I am wondering if the following is really the best way to know when a video is ready to play: Currently what I do is if currentMedia.playerQueue?.status.rawValue == 1 { I play, else (video has not loaded yet) I will show loading icon and then do the following to observe for when the video is ready to play:

I create a AVPlayer using the same video url and then when its ready I will call the playCurentMedia() method to play vid.

currentMedia.avPlayer = AVPlayer(url: currentMedia.videoURL!)

currentMedia.avPlayer!.addObserver(self, forKeyPath: "status", options: [.new, .initial], context: &P2SheetViewController.playerStatusContext)

Does this stragtegy ahve any flaws? Or is it a good solution?

How can I then observe for a change so I can show the video when it's ready?

Currently, I am only able to set up a AVPlayer alongside the queue so that I can observe for its change...

override func observeValue(forKeyPath keyPath: String?, of object: Any?, change: [NSKeyValueChangeKey : Any]?, context: UnsafeMutableRawPointer?) {
    print("observe KVO")
    // Only handle observations for the playerItemContext
    guard context == &P2SheetViewController.playerStatusContext else {
        super.observeValue(forKeyPath: keyPath, of: object, change: change, context: context)

    if keyPath == #keyPath(AVPlayer.status) {
        let status: AVPlayer.Status
        if let statusNumber = change?[.newKey] as? NSNumber {
            status = AVPlayer.Status(rawValue: statusNumber.intValue)!
        } else {
            status = .unknown

        //Switch over status value
        switch status {
        case .readyToPlay:
            print("READY TO PLAY")
            GlobalSharedData.shared.videoAllSetToGoMedia1 = true

            if GlobalSharedData.shared.p2Media1VideoWasNotReadyWhenPressedView {

        // Player item is ready to play.
        case .failed:

        // Player item failed. See error.
        case .unknown:

            // Player item is not yet ready.

  • Is it really okay to edit a question so as to replace it with a completely unrelated question? – matt Jul 7 '19 at 3:35
  • It’s better to delete the unanswered question. – matt Jul 7 '19 at 3:37
  • I don't understand why are you using NSLayoutConstraint when you have already set height and width like this UIView(frame: CGRect(x: 85, y: 0, width: self.frame.width-85, height: self.frame.height)). And UITableVIew is inside labelView or below labelView? – Habin Lama Jul 7 '19 at 3:42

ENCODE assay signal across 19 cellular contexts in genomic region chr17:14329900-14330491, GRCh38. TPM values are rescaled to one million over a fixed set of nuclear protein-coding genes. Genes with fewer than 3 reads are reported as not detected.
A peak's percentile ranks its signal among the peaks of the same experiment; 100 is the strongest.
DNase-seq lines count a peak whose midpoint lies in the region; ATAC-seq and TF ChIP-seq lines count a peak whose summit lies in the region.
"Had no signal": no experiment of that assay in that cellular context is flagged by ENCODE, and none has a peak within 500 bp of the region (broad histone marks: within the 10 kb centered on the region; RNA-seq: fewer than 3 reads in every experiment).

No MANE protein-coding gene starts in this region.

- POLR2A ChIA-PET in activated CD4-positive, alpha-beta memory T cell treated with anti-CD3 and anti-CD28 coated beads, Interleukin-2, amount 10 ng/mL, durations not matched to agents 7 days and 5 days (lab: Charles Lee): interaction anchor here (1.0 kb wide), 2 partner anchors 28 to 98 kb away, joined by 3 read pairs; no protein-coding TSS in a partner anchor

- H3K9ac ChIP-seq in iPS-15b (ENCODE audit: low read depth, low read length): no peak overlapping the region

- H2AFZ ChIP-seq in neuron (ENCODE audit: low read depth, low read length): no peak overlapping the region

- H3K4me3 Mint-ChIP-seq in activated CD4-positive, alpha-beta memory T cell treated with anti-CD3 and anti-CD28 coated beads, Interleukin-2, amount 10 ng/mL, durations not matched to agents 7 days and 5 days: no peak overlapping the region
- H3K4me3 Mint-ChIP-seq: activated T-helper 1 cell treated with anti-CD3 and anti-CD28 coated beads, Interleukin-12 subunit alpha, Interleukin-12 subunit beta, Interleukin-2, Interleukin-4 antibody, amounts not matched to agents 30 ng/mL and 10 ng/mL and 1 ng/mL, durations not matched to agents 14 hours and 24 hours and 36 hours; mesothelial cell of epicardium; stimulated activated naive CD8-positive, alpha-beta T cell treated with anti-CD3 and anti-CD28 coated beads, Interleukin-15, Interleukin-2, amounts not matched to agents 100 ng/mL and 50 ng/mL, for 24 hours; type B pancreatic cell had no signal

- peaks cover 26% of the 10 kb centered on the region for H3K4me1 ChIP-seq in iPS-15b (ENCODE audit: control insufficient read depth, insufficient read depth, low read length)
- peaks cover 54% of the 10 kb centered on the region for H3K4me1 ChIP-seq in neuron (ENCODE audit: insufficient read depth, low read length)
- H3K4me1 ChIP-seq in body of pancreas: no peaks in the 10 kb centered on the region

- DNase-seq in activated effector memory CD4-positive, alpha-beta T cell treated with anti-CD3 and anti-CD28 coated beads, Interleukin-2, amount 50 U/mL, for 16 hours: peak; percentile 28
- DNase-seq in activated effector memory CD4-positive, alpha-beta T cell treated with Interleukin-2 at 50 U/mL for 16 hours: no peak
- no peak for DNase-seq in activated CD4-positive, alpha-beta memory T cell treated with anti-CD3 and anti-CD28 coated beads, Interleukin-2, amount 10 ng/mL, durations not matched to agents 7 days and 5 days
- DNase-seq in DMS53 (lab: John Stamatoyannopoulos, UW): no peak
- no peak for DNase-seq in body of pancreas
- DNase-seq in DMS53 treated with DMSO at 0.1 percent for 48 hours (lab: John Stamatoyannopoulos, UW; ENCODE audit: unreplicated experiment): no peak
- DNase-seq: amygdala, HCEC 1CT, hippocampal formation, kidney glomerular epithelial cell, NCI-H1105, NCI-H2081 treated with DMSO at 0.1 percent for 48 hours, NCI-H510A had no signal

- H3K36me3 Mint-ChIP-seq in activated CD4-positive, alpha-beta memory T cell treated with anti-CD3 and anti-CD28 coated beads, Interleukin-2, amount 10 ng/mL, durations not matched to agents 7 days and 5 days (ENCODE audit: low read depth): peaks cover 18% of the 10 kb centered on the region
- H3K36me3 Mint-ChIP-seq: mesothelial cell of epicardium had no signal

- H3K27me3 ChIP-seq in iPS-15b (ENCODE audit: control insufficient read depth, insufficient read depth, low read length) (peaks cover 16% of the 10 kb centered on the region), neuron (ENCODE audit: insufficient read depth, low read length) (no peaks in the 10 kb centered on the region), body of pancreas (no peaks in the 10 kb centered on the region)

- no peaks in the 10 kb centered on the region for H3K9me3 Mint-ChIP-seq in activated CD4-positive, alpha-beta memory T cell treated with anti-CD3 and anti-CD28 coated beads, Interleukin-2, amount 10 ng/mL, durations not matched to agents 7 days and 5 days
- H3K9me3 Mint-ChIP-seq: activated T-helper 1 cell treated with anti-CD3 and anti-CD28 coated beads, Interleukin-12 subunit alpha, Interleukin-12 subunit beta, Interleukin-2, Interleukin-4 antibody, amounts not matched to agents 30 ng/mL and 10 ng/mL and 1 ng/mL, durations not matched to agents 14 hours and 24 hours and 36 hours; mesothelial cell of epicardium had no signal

• What happens when you build your code? First check your labelView changing background color wether it's working or not? – Habin Lama Jul 7 '19 at 4:06
  • 2
    Moderator Note - Please do not overwrite a particular question that you have asked with a completely different and unrelated question. Ask a new question instead. – Bhargav Rao Jul 7 '19 at 4:08

According to the official AVPlayer documentation, there are two approaches you can use to observe a player’s state:

General State Observations: You can use Key-value observing (KVO) to observe state changes to many of the player’s dynamic properties, such as its currentItem or its playback rate. You should register and unregister for KVO change notifications on the main thread. This avoids the possibility of receiving a partial notification when making a change on another thread. AVFoundation invokes observeValue(forKeyPath:of:change:context:) on the main thread, even when making the change operation on another thread.

Timed State Observations: KVO works well for general state observations, but isn’t intended for observing continuously changing state like the player’s time. AVPlayer provides two methods to observe time changes:

  • addPeriodicTimeObserver(forInterval:queue:using:)
  • addBoundaryTimeObserver(forTimes:queue:using:)

These methods let you observe time changes either periodically or by boundary, respectively. As changes occur, invoke the callback block or closure you supply to these methods to give you the opportunity to take some action such as updating the state of your player’s user interface.

Also, see AVPlayer status property note:

The player’s status does not indicate its readiness to play a specific player item. You should instead use the status property of AVPlayerItem to make that determination.

So, if you want to know when the specific video is loaded and ready to play you should create AVPlayerItem and observe its status property. When the player item’s media has been loaded and is ready for use, its status will change to AVPlayerItem.Status.readyToPlay.

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